The Buffalo Sabres’ power play has been, with all due respect to mid-90s SportsCenter, en fuego. Despite striking out at home against the Florida Panthers on Friday evening, the team is currently among the top in the league in power play conversion, scoring on 42-percent of their opportunities through the first five games. In fact, none of the teams performing better than Buffalo on the power play have played as many games; the Sabres’ early schedule is about as stacked as their efficiency with the man advantage.
Twitter is a-twitter with loads of charts demonstrating Buffalo’s effectiveness at even strength, and one cannot overstate the importance of these statistics. Most of the minutes in a game are played at five-on-five, so the teams that have sustained success are those who excel in this regard, and Sabres fans can find the home team’s logo floating in the positive positions on the various grids.
Still, there is something to be said about a good power play. Subjectively, the sense of retribution for the opponents wrongdoing is slightly more sweet. Objectively, a productive power play is an asset that playoff teams commonly share.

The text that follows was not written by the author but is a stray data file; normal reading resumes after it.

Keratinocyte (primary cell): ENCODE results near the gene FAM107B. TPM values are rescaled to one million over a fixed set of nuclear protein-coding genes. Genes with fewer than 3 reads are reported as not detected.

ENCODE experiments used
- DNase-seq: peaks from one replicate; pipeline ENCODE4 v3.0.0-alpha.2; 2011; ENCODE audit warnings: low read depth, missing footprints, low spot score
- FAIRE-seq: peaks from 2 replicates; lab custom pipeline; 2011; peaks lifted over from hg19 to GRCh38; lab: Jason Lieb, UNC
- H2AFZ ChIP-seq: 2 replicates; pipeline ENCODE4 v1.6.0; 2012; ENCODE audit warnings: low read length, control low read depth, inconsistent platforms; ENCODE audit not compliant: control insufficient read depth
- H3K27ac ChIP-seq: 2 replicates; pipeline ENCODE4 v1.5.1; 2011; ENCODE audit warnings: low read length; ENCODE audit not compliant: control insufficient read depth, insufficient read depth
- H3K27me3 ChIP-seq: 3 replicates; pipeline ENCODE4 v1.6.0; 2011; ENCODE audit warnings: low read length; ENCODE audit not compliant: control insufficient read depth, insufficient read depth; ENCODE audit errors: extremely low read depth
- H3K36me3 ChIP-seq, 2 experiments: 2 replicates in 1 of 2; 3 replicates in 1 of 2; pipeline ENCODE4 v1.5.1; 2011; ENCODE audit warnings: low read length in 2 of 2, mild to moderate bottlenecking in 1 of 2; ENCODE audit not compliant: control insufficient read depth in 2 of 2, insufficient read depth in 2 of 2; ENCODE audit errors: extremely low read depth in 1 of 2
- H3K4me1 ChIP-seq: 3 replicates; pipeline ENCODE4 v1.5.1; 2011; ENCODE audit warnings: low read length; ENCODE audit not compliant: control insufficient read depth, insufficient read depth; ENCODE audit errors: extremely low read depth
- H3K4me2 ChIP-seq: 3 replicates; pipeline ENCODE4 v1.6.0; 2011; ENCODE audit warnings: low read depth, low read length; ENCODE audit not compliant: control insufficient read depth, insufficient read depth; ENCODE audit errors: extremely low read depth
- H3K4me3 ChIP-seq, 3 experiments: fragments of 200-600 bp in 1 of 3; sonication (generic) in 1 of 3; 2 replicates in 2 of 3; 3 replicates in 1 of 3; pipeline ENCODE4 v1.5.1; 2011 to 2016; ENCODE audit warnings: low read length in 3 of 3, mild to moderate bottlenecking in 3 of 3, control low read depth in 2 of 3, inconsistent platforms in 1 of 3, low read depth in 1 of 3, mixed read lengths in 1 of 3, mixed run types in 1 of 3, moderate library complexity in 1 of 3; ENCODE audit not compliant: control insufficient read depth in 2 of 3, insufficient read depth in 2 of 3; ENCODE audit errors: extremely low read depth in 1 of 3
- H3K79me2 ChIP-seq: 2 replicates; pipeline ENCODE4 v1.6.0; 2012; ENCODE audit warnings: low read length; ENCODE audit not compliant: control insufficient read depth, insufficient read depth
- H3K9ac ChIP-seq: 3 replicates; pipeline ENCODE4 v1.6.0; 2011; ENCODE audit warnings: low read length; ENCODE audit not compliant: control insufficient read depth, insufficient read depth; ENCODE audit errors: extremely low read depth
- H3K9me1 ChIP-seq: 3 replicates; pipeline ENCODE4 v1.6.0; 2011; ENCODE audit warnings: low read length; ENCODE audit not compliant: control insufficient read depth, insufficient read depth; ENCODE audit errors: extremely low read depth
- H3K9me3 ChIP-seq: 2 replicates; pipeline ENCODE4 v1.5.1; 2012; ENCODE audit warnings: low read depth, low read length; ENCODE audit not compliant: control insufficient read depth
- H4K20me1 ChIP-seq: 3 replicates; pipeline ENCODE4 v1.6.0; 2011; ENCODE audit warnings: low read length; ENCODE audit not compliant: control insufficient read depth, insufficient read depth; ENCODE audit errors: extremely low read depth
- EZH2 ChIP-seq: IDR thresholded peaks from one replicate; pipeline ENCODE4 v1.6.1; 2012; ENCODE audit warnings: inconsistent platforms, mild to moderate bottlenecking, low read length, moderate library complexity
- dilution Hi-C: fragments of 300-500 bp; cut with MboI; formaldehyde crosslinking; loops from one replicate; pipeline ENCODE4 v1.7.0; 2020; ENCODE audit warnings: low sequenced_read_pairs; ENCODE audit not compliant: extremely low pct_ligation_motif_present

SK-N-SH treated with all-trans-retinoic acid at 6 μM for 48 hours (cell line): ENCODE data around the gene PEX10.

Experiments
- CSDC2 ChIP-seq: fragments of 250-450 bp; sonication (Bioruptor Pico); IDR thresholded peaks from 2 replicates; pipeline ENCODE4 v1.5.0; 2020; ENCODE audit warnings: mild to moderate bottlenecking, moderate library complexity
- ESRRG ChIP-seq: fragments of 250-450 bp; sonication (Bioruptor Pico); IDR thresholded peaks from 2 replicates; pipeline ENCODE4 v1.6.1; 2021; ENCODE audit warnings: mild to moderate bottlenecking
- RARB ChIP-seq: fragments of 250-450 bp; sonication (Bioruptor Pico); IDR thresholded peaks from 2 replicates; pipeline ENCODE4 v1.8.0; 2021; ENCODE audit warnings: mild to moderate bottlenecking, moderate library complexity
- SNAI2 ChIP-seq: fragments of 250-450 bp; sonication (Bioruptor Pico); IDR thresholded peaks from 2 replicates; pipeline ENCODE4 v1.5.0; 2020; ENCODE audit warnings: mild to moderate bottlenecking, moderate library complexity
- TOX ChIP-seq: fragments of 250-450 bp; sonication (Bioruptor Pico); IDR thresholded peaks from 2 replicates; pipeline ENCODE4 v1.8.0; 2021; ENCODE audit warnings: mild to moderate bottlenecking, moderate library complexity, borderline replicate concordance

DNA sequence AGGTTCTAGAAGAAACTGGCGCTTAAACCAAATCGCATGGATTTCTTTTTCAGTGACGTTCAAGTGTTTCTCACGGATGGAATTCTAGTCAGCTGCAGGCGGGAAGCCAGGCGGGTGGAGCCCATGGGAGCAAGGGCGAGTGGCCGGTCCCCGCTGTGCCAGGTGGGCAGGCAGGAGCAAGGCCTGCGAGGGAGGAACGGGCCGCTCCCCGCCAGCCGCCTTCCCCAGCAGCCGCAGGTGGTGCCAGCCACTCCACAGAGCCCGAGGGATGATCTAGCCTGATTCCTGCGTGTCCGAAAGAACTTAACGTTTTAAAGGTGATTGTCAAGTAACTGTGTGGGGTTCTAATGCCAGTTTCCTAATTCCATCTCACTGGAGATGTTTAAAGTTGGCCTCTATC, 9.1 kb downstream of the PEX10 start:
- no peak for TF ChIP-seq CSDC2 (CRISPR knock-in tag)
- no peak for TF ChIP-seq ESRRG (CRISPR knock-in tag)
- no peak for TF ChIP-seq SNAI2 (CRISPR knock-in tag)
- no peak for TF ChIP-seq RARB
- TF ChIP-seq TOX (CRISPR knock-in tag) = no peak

In the 2018-19 season, both the President’s Trophy winning Tampa Bay Lightning and the Eastern Conference Champion Boston Bruins held top-three spots in power play efficiency. The Bruins continued to dominate with the man-advantage in the postseason, scoring on 32.4 percent of its opportunities. They parleyed this success into an appearance in the Stanley Cup Finals.
It’s a common theme for Boston, who also led the 2018 playoffs in power play acumen. Second to Boston were the Cup-winning Washington Capitals. They scored at a 29.4 percent rate; the runner-up Vegas Golden Knights only scored on 18.5 percent of their chances.
Eleven teams finished the 2017-18 year with 100 points or more. Six of them were in the top-10 in power play scoring.
Clearly, an effective power play is a contributing factor to seasonal success, and it certainly makes a difference for the teams that go deep in the playoffs. At the moment, Buffalo is second in the league in goals (22) and goal differential (plus-8). Those eight goals match the power play output by the team in 19 opportunities.
The Sabres have also had a fairly successful penalty kill; the team has allowed only four goals in 15 shorthanded situations. Though they are in the middle-third of the league in kill percentage, Buffalo has allowed only one goal-against on home ice when down a player. Averaging only three times shorthanded per game, the disciplined approach is paying off for the club through its first five matchups.
While five-on-five remains the standard for predicting a team’s success, it has been demonstrated in recent history that organizations with solid special teams are among the best in the league. With Buffalo among the league leaders in goals scored and power play efficiency, the even-strength metrics tell a complete tale of the Sabres’ early success, and how important sustaining the effectiveness of their special teams will help to contribute if the club can continue their current pace.